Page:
As an employer, which precautions do you need to take towards to your employees in relation to the Ministry of Foreign Affairs' latest travel recommendations?

By Mia Boesen, Pia Skovgaard Hansen

06-2020

On May 29, 2020, the Danish Government changed its recommendations on travel abroad, which made it possible as from June 15, 2020 to travel to Norway, Iceland and Germany. However, all unnecessary journeys to countries other than Norway, Iceland and Germany and to cities with more than 750,000 inhabitants (e.g. Oslo, Berlin, Hamburg and Munich) remain inadvisable provisionally until 27 June 2020.

From June 27, 2020, the guidelines for journeys to the EU area, the Schengen area and the UK will be updated based on objective criteria varying from destination to destination, which in particular depend on whether the number of infected persons is low.

For journeys to the rest of the world, the recommendation regarding all unnecessary journeys being inadvisable will be maintained provisionally until August 31, 2020.

For that reason, The Ministry of Foreign Affairs strongly urges everybody to go into home quarantine for 14 days after returning as a result of the health authorities' assessment that there will be a significant risk of infection when traveling from such destinations.

How should you react to this an employer?


As a consequence of the Foreign Ministry's recommendations and because it is expected that the Danish Working Environment Authority will demand measures to be taken to secure the employees against risk of infection, the employer should establish measures addressed to employees who travel against the Ministry of Foreign Affairs' recommendations. In other words, employees' travel destinations have now – as opposed to previously - become of significant and reasoned interest to the employer.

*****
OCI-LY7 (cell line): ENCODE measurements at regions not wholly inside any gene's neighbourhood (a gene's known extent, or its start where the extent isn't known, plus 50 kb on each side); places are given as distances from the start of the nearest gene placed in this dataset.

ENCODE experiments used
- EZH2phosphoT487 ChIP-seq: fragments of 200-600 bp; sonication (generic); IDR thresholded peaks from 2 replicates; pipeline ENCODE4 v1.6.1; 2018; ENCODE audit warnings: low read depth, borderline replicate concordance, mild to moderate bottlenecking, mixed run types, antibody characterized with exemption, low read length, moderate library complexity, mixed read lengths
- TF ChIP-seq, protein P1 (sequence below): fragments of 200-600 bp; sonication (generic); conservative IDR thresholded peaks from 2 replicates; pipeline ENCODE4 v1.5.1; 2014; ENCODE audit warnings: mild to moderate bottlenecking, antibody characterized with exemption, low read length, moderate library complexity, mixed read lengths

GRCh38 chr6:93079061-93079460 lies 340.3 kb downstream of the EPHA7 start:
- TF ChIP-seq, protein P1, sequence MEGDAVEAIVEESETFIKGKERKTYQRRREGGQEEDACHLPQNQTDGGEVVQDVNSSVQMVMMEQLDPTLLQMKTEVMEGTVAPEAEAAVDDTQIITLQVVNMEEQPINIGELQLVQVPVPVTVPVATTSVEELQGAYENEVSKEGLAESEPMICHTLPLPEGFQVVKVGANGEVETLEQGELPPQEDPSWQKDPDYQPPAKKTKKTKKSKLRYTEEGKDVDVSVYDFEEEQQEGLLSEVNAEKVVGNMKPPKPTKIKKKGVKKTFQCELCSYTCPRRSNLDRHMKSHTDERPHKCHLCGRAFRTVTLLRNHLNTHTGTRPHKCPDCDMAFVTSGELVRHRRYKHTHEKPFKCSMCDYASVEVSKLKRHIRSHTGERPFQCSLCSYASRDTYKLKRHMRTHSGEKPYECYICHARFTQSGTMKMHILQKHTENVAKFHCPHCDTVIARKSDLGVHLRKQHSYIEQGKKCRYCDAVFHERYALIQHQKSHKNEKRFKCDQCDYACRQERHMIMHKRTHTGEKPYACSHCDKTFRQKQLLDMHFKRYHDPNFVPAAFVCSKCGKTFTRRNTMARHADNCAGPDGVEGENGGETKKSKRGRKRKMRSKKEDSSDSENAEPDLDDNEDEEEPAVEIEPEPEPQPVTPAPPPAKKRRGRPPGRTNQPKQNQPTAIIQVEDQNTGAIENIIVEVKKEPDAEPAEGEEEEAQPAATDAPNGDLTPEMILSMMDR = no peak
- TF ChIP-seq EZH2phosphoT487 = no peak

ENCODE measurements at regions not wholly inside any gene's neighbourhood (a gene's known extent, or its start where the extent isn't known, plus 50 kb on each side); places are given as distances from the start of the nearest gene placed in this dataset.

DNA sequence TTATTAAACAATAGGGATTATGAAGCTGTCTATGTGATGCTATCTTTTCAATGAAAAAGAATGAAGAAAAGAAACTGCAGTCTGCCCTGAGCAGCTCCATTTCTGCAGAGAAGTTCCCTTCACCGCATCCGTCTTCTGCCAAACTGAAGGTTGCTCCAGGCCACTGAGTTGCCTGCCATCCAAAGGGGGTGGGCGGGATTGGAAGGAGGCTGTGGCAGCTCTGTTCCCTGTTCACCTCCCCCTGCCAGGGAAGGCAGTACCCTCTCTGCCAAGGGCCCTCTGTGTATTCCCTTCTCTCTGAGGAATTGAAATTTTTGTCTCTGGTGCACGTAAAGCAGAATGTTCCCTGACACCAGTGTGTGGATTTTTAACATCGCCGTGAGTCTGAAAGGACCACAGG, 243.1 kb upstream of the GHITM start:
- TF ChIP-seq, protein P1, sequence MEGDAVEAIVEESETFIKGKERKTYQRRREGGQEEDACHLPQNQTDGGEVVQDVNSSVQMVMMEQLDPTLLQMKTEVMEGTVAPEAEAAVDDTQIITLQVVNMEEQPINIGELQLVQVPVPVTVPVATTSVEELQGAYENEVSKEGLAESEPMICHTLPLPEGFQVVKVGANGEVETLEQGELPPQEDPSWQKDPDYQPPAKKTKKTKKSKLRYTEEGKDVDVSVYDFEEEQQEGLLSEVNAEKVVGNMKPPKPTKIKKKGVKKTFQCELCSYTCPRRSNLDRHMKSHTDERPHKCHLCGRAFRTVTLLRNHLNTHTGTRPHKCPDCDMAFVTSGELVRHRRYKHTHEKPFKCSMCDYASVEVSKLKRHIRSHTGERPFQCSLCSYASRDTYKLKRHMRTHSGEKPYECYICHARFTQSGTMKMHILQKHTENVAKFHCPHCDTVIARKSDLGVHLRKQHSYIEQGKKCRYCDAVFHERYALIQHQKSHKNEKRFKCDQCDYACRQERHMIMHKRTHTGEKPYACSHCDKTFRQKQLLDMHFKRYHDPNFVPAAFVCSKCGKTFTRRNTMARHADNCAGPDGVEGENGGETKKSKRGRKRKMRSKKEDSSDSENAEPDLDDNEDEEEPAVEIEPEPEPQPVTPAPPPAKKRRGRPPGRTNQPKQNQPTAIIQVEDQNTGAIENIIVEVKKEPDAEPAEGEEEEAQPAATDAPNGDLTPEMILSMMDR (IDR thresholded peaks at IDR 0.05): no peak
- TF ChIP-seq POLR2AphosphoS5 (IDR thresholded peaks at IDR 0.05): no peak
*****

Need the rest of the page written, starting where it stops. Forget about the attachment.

Therefore, in order to ensure a healthy and safe working environment, it is recommended that, as an employer, you should inform your employees that they must go into a 14-day home quarantine if they defy the Ministry of Foreign Affairs’ travel recommendations. The quarantine may be self-paid (unless the employee is entitled to and chooses to spend their additional accrued holidays, if any), but the employee may also be forced to working from home if this is possible and desired by the employer.

If it is not possible or desirable for the employer to offer working from home in the 14-day quarantine period, the employer should then prepare his guidelines accordingly and inform employees clearly that if the consequence of a journey is that the employee will not be able to attend work 14 days after his return, such a choice could have employment law consequences. In other words, a journey in contravention of the Ministry of Foreign Affairs’ recommendations and the employer's instructions on the consequences may be considered as a fundamental breach of the conditions of the employment relation, which potentially may result in a summary dismissal.

If, nevertheless, an employee shows up at the workplace after a journey contrary to the Ministry of Foreign Affairs’ recommendations, the employer will – pursuant to the published guidelines – be entitled to deny the person in question admission to the workplace as the other employees would otherwise be exposed to risk of infection.

Bird & Bird's remarks:

As an employer, you should clearly inform your employees about the Ministry of Foreign Affairs' travel recommendations and the employer's guidelines in relation to this as soon as possible and prior to the holiday period so that the employees know the risk in advance by maintaining their summer vacation plans to destinations that are inadvisable.